Careers and Networking
Whether you are changing careers or just starting out, the Internet has many resources to help you choose a career wisely.
America’s Career InfoNet
Check out the job market trends, prevailing wages, and required skills for hundreds of occupations. Find the fastest growing and the highest paying jobs.
Career Development eManual
Are you just starting to consider a career? Unsure where to begin? This emanual will walk you through the steps to choosing a career.
Career Key Aptitude Test
Not sure what career is best for you? Take this free aptitude test that measures skills, abilities, values, interests, and personality.
JobStar Career Information
Originally developed for California job changers, this site includes articles on career information, links to resources, and lists of books to check for in your local public library. Definitely something we can all use. The link to Guides for Specific Careers is particularly useful ( http://jobstar.org/tools/career/spec-car.cfm).
JobStar Salary Surveys
Okay, money does matter. Check here to get an idea what sort of salary you can expect in your chosen career.
This database is available to Portland Public Library (All Cumberland County residents are eligible for a PPL card) cardholders at the Curtis Library or from home using a secure log in. LearnATest is a collection of practice tests for school, such as college entrance exams, or work, such as Civil Service and occupational licensing exam practice.
Library Science Degree
Includes a comprehensive listing of schools offering a Library Science degree as well as practical information on possible careers in the field.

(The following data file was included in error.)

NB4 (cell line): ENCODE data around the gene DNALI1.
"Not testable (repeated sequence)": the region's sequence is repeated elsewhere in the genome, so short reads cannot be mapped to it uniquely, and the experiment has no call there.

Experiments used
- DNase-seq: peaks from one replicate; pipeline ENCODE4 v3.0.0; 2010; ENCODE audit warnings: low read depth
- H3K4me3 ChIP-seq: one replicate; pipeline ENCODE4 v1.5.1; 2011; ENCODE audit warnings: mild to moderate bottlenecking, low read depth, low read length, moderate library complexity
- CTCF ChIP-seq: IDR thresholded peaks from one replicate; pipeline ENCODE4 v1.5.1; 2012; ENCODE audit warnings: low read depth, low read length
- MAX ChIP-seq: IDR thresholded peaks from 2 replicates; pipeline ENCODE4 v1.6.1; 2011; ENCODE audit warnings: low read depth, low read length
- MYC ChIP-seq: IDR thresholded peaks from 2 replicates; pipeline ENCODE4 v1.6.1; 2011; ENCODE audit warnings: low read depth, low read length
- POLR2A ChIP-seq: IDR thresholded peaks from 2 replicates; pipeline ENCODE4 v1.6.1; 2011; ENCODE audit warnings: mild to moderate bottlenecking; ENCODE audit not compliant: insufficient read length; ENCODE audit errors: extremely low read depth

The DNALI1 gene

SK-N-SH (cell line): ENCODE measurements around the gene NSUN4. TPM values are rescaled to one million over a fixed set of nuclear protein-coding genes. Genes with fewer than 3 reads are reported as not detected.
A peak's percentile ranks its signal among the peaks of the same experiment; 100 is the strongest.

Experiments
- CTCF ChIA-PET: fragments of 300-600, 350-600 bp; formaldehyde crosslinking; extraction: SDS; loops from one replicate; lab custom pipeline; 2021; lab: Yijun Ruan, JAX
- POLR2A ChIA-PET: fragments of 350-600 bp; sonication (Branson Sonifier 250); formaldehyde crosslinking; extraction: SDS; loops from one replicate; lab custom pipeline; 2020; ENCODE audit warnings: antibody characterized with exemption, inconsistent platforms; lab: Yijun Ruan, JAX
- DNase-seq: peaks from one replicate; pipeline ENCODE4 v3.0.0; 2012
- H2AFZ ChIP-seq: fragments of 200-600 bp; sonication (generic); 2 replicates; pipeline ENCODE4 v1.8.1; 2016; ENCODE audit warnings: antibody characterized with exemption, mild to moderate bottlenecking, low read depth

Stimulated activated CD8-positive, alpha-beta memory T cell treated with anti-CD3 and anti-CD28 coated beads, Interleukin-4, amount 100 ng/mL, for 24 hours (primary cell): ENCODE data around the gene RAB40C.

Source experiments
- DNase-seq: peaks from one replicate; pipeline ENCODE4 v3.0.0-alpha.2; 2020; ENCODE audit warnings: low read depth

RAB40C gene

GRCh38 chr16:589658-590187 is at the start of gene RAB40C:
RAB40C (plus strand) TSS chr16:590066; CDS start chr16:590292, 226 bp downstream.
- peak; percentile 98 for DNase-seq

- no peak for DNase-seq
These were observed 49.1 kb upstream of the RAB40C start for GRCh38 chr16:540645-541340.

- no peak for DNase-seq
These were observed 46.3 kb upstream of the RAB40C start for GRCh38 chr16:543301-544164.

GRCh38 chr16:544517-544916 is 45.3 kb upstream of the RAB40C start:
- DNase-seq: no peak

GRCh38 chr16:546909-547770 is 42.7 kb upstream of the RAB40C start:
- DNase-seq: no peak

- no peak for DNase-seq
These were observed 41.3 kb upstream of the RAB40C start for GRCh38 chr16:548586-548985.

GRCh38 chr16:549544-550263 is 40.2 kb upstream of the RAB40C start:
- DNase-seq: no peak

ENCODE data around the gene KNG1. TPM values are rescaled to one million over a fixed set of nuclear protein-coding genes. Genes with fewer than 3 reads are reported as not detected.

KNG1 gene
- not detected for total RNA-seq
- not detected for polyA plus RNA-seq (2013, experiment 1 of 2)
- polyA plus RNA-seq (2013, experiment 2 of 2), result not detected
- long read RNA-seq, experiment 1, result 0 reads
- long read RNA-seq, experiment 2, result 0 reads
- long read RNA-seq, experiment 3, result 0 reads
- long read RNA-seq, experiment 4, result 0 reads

Occupational Outlook Handbook
This longstanding U.S. government publication is now online. Look here to find out how much education is required for the job, what to expect for salary, and what the job conditions are likely to be. Great information for those considering a new career.
O*Net Resource Center
The Occupational Information Network – O*NETTM database takes the place of the Dictionary of Occupational Titles (DOT) as the nation’s primary source of occupational information. The O*NET database and related products will help millions of employers, workers, educators, and students make informed decisions about education, training, career choices, and work. The O*NET Project is administered and sponsored by the US Department of Labor’s Employment and Training Administration.
Highly rated by Library Journal as a leader in expert career, college, and job-search advice with nearly 4,500 pages of free content.
The Riley Guide
The Riley Guide has been called “the grandmother of resources for job seekers” on the Internet. It contains employment and career information sources and services on the Internet. It is primarily intended to provide instruction for job seekers on how to use the Internet to their best advantage.
Maine Career Portal
Smart career and business decisions start here! This site is a bridge to state and national employment, career, education, training and business resources and services.
Networking is an essential work search strategy that can help you access the over 80% of jobs are not advertised
Networking and why it’s important
64%-75% of all jobs are found using networking and personal contact. Employment networking accounts for between 2-3 times more jobs than all other employment sources combined.
How to Find Employment Through Social Networking